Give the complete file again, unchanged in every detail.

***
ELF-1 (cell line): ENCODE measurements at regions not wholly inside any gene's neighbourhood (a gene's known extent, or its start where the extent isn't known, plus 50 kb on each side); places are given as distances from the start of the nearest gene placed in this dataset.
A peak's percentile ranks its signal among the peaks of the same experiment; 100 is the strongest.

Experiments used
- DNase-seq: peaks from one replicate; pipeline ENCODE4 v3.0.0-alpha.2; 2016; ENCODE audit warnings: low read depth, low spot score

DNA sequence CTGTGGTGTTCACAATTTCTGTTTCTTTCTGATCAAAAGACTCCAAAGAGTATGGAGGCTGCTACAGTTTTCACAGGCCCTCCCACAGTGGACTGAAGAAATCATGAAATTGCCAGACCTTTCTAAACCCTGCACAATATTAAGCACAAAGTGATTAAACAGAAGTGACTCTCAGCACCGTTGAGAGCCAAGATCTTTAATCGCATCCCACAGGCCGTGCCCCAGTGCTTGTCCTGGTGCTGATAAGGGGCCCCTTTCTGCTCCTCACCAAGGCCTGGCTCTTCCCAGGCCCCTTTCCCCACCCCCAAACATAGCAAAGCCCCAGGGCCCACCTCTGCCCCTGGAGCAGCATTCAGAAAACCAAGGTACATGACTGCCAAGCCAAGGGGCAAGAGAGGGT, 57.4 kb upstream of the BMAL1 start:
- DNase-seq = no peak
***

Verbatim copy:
ELF-1 (cell line): ENCODE measurements at regions not wholly inside any gene's neighbourhood (a gene's known extent, or its start where the extent isn't known, plus 50 kb on each side); places are given as distances from the start of the nearest gene placed in this dataset.
A peak's percentile ranks its signal among the peaks of the same experiment; 100 is the strongest.

Experiments used
- DNase-seq: peaks from one replicate; pipeline ENCODE4 v3.0.0-alpha.2; 2016; ENCODE audit warnings: low read depth, low spot score

DNA sequence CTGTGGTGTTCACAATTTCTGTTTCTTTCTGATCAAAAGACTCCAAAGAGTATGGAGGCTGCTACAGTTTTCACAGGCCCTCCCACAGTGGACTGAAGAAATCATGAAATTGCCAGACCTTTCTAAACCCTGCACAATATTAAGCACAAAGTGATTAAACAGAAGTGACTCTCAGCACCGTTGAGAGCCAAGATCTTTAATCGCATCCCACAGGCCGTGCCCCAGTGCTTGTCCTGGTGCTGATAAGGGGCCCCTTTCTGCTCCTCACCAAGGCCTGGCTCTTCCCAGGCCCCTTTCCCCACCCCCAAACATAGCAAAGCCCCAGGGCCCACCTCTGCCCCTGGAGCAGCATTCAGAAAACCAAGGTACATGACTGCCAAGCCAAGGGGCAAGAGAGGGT, 57.4 kb upstream of the BMAL1 start:
- DNase-seq = no peak